News Articles

10/24/97 95-year-old’s ‘retirement’ continues in Chinese outreach

AUSTIN, Texas (BP)–Lola Mae Daniel turned 95 in late September, doing what God called her to do nine decades ago: teaching Chinese-speaking people about Jesus.
The big difference is that she is teaching in Austin, Texas, where she lives in a retirement apartment building — not China or Taiwan or Hong Kong where she would rather be.
Daniel is the oldest known Mission Service Corps volunteer in the Southern Baptist Convention. While not as active as she once was, she still teaches English — using the Bible — to a group of Chinese women in her home once a week and Sunday school in the international department at Austin’s Hyde Park Baptist Church.
“It’s never too late to serve if the Lord is calling,” Daniel said, although admitting if she had her druthers she would be in China. “I’d be there, right now, if I could,” she said.
It almost seems as if God gave the spry senior a missions career after she reached retirement age.
Daniel said she has known most of her life that God called her to be a missionary to China. When she was a small child, she recalled, her mother asked her where she was going when she went out to play. “I would tell her I was going to China, but that I would be back for lunch,” Daniel said with a laugh.
Daniel finished Howard Payne University in 1926 and was selected as a mission volunteer. But the International Mission Board (then Foreign Mission Board) did not have the money to send missionaries at the time.
“They told us we could go if we could pay our own way. A few could, but not many,” she recounted. Unable to pay her own way, she taught school and went on mission trips in the summer to scratch the mission itch in her soul.
She passed 35, the age at which missionary appointment was then cut off, but she did not give up hope. She was engaged once to be married, but times were hard and her fiancee joined the Navy. He was killed at Pearl Harbor on Dec. 7, 1941. She still wears the engagement ring he gave her.
Life marched on: the war, then the communist takeover in China, then Korea. She continued to teach school and hope.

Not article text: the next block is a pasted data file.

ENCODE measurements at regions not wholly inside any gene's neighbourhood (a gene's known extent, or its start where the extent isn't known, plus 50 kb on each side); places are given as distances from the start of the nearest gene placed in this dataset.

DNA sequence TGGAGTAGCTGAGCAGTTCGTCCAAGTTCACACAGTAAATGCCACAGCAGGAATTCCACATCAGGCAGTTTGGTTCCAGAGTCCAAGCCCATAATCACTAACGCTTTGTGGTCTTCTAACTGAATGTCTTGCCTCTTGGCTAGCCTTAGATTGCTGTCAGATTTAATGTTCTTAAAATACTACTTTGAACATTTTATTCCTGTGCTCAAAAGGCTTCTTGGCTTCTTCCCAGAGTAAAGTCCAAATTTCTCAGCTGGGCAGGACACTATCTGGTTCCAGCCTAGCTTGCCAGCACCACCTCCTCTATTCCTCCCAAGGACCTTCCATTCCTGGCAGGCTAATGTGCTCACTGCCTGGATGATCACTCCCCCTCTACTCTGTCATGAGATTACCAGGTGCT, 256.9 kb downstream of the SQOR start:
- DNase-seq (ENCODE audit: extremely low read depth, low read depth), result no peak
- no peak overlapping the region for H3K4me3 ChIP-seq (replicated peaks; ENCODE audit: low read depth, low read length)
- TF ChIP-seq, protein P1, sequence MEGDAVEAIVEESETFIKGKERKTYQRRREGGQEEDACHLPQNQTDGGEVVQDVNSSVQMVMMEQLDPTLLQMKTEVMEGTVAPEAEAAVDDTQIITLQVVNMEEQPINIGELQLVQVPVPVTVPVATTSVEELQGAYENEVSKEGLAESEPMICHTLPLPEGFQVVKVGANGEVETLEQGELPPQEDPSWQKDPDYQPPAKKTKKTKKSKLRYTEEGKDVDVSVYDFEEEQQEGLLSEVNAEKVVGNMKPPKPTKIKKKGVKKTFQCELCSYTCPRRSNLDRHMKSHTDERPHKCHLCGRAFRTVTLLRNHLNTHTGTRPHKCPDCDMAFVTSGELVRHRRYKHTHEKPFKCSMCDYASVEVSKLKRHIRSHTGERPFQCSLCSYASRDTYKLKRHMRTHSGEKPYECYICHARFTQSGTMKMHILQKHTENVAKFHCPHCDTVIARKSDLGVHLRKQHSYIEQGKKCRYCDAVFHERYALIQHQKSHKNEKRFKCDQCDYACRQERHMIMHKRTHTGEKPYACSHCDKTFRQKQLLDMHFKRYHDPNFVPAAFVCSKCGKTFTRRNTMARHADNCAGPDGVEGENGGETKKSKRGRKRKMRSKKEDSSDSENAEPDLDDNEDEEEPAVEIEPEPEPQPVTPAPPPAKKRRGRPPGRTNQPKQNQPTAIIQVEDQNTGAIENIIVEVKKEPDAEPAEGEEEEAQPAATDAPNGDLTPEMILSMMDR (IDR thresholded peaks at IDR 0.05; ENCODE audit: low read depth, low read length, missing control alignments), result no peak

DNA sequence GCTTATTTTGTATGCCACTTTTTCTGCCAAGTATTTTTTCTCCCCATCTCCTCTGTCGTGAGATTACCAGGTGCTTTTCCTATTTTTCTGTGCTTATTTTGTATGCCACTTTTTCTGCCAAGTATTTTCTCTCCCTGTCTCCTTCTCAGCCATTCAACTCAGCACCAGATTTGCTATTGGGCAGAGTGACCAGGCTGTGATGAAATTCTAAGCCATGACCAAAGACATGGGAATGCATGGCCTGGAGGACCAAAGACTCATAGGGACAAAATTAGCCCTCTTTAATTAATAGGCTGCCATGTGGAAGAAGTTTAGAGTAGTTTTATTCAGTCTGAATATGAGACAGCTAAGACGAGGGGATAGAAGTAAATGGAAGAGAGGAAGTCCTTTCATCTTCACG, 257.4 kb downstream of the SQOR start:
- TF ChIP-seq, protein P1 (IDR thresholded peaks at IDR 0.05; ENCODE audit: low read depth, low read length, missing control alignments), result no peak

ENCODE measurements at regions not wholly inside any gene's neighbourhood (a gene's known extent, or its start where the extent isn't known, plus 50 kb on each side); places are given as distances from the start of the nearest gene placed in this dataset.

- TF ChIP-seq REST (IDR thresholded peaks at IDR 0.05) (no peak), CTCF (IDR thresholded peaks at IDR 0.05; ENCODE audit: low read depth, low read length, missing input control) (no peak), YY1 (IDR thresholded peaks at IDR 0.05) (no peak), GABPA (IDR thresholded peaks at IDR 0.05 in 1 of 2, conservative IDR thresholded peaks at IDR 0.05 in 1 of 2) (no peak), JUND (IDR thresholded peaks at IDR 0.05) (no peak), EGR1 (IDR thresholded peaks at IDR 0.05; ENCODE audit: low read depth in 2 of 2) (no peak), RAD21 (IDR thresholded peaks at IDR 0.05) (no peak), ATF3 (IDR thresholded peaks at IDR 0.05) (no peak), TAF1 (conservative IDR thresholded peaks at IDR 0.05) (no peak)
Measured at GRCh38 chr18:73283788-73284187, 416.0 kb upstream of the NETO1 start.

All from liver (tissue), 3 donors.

She went to Alaska and New York and San Francisco on summer mission trips, still dreaming of someday going to China. She was a volunteer in the 16-week Billy Graham Crusade in New York City, working primarily in Chinatown, where she was particularly drawn.
While she was teaching in Ozona, a small west Texas town, her opportunity came.
“I knew if I ever got to be 60, I would never go,” she said. Not long afterward, she read in the Texas Baptist Standard that missionaries were needed to teach in Taiwan and that those up to age 60 could apply.
She did and moved quickly on faith. She purchased her own airplane ticket and shipped some of her personal items to Taiwan in a box she got from a local funeral home.
She laughs as she recalls getting the call from the FMB telling her she was approved and telling them she could leave the next morning.
In Taiwan, she taught English at a mission school during the day and Bible studies at night. She served until she reached the mandatory retirement age of 70, then stayed on two more years. She came home for a while, then went back for another year.
Then Daniel came home and taught in a private school in San Antonio. At age 84, she retired again, only to learn that universities in the People’s Republic of China were recruiting teachers for their universities.
She applied immediately, and despite her age, was accepted. “They didn’t ask and I didn’t tell,” she said.
Finally, well beyond retirement age, she was able to serve in her beloved China, teaching at two schools for a semester each.
China was in her heart, as was sharing Jesus. She led 95 students to faith in Christ; 57 in one school and 38 in the other.
After her service in China, she was called to Howard Payne University where she counseled, taught and led Chinese — and other — students to Jesus Christ. During seven years working in the Brownwood, Texas, school, she led 114 students — some Chinese and some not — to faith in her Savior.
After seven years at Howard Payne, she “retired” again, this time to Austin, where she still keeps busy with her classes and her Sunday school.
She has a ready laugh and a story to tell. She is quick to point out her name is Daniel, without the “s.” “I tell the students that without the ‘s,’ it is singular. If it has an ‘s,’ it is plural, and I am still single.”
And, singular she is, in age, in experience and in commitment.

    About the Author

  • Dan Martin